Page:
I think that a Powerpoint presentation showing these figures, if they end up looking the way that I suspect they will look, might help people see our future needs more clearly.
kellie said…
Sheri is correct to be cautious. Opening and closing schools is painful and expensive in terms of dollars, community resources and public support of education.

That said, caution should merely require better data. Better data can demonstrate to all the stake holders that the decisions are being made to solve a cleanly documented challenge. If the district has simply shown that every elementary in the NE had added between 2-6 additional homerooms AND that average class size had grown by 3 per class so that when the "new school" for 300 was opened, it was only after the already existing schools had absorbed an additional 700 students over the previous 4 years, there wouldn't have been such an outcry from other neighborhoods, that the NE was getting special treatment.

However, that type of data is only provided by the community and it is always "unofficial" data. Meg made the best chart I have ever seen where she proved that enrollment shocks from the multiple rounds of closure conversations was masking the (now 10 year) growth curve.

It is more than possible to document 10 years of consistent enrollment growth. However, the choice system masked this growth as families would often self-select out, rather than accept mandatory assignments.

As simple analysis of attrition of mandatory assignments vs attrition in choice assignments could easily document this. However, we don't need that analysis any longer. The NSAP has shown this as the greater than expected growth has been seen in non-entry grades.

The bottom line is that any way you slice the data, a new comprehensive high school and possibly a comprehensive plus another 400 student option school, will be required.

The only way to avoid this would be to start double shifting at both the high schools and middle school.
someone said…
@Kellie - very interesting info. Thx for that - not sure I totally grasp the concepts, but it does beg the question - if this stuff is so easily discernible and adequate data available - why hasn't SPS come to the same concrete conclusion? Which I read as the system is approaching capacity and must alter one way or another (more schools or different scheduling).

It doth make me wonder...
dan dempsey said…

Thanks for the thoughts on Cleveland Math. Cleveland has been "Discovering" how to do math for a long time.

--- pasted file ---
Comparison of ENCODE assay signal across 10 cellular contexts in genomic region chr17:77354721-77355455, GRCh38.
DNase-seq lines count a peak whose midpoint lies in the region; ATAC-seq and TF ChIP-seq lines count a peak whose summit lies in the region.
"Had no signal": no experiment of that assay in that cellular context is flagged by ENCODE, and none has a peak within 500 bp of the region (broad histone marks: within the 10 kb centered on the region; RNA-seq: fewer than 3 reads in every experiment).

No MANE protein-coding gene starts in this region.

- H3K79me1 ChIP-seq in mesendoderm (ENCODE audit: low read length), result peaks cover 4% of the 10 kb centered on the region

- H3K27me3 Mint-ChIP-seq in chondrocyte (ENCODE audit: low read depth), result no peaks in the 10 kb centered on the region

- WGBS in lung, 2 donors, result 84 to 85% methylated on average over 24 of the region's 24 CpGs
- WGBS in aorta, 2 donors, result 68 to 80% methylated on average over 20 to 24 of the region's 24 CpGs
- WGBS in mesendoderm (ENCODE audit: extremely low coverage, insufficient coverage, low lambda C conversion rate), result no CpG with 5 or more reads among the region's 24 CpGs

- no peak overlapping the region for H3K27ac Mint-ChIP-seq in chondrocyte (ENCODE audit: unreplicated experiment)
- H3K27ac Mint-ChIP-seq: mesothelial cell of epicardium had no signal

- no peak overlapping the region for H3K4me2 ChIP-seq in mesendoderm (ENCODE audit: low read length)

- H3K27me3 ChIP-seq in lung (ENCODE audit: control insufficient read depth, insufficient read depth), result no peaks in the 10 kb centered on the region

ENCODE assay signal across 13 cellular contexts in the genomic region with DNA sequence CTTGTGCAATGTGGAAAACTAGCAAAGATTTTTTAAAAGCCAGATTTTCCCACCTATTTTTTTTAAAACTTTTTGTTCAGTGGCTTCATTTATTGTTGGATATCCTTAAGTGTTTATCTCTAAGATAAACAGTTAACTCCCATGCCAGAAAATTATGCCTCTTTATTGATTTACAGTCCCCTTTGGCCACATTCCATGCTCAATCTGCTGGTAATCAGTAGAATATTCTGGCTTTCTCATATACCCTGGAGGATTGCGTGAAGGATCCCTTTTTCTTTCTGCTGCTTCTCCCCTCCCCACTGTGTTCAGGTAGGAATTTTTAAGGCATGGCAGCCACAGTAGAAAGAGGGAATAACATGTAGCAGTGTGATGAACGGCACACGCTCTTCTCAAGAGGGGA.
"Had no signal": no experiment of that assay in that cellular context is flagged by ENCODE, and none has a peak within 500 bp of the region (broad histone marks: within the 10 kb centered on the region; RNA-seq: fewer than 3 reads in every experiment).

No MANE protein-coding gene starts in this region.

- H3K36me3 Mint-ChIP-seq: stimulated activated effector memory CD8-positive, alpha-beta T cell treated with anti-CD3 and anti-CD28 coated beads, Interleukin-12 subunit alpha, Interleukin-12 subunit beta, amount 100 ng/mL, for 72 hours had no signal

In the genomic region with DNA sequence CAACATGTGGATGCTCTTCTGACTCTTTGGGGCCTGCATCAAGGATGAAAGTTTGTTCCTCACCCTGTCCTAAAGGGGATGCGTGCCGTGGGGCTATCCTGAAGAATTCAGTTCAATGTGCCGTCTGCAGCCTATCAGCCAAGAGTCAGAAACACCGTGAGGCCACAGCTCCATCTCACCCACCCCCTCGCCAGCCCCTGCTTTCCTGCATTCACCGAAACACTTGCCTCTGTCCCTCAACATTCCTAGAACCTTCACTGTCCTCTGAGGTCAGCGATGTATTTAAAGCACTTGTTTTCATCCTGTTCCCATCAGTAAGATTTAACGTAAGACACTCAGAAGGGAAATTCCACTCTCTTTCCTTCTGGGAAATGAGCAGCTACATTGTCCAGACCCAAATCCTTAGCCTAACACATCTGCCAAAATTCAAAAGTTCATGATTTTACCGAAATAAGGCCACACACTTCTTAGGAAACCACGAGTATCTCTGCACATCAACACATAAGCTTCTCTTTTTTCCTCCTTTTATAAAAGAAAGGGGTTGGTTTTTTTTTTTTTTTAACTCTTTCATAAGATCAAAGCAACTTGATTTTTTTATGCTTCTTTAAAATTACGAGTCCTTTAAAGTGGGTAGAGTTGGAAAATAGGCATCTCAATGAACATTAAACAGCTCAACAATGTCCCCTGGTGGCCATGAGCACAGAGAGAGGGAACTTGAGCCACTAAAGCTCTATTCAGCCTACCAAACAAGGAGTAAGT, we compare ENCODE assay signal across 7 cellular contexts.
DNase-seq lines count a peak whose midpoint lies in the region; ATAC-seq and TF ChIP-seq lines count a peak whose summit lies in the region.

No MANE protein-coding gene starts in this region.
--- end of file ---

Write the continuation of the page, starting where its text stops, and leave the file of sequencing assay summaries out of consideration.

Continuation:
From fall 2006 thru spring 2009 CHS had the great school wide unmonitored IMP math experiment complete with copious UW/ NSF professional development. This produced shockingly low scores. The first year of Discovering 2009-2010 the 10th grade HSPE math scores were also bad.


I believe that without those CHS double math periods the CHS Algebra scores would have been much much lower. Note the District averages are below the sate averages.

I congratulate Cleveland Staff for performing well given what they have to work with. I do not congratulate them for their selection of the New Technology Network which was and is a colossal waste of money. $800,000 for three years.... thanks to Directors Carr, Martin-Morris, Sundquist, and Maier--- the always approving bobbleheads.
dan dempsey said…

Here is the enrollment according to OSPI from enrollment at MSP test time in 2011

SPS enrollment from OSPI testing

3rd 3871
4th 3755
5th 3711
6th 3331
7th 3203
8th 3102

Is there a middle school exodus that then returns at high school?

In Olympia parents have confidence in their local elementary schools and the high schools ... but some with money send their middle school kids to Charles Wright Academy near Steilacoom or to Nova Middle School for the academically talented near Olympia High School.
Jan said…
Interesting figures, Dan -- and interesting question. You know, it ought to be possible to figure out if the "Olympia" dynamic is happening here (anecdotally, I can think of a handful of kids who have moved back into SPS after middle school, but don't know in many cases what they did for elementary). I also know there are some people who homeschool through middle school -- and then enroll in public high school, as the academics become more challenging, things, like lab sciences are more difficult to manage on a homeshcool basis, and kids want to generate transcripts for colleges.

It ought to be possible (and not all that difficult) for SPS to determine, from kids transferring in to high school from something OTHER than existing SPS middle schools, how many of them have just moved to the District, and how many were already here, but were in private school or were home schooled. That ought to tell you whether what your figures show for elementary school is likely to show up in middle school AND in high school.

I wonder if the demographic task force (or whatever it is) can get the District to crunch the numbers?
Jan said…
And to Excusesanyway:

"Voodoo voodoo drop add add drop" is definitely the phrase of the day, if not of the week. Captures exactly how the schedule change process seemed to work at my kid's school. Thanks for the post. Hope you had a chair today!
Anonymous said…
I personally know at least 10 kids who went private for MS and returned to SPS for high school. I think it is fairly common.

h2o girl said…
Solvay, I do as well.
kellie said…
For a long time, the rule of thumb was that there was a 9th grade bump of about 300 students.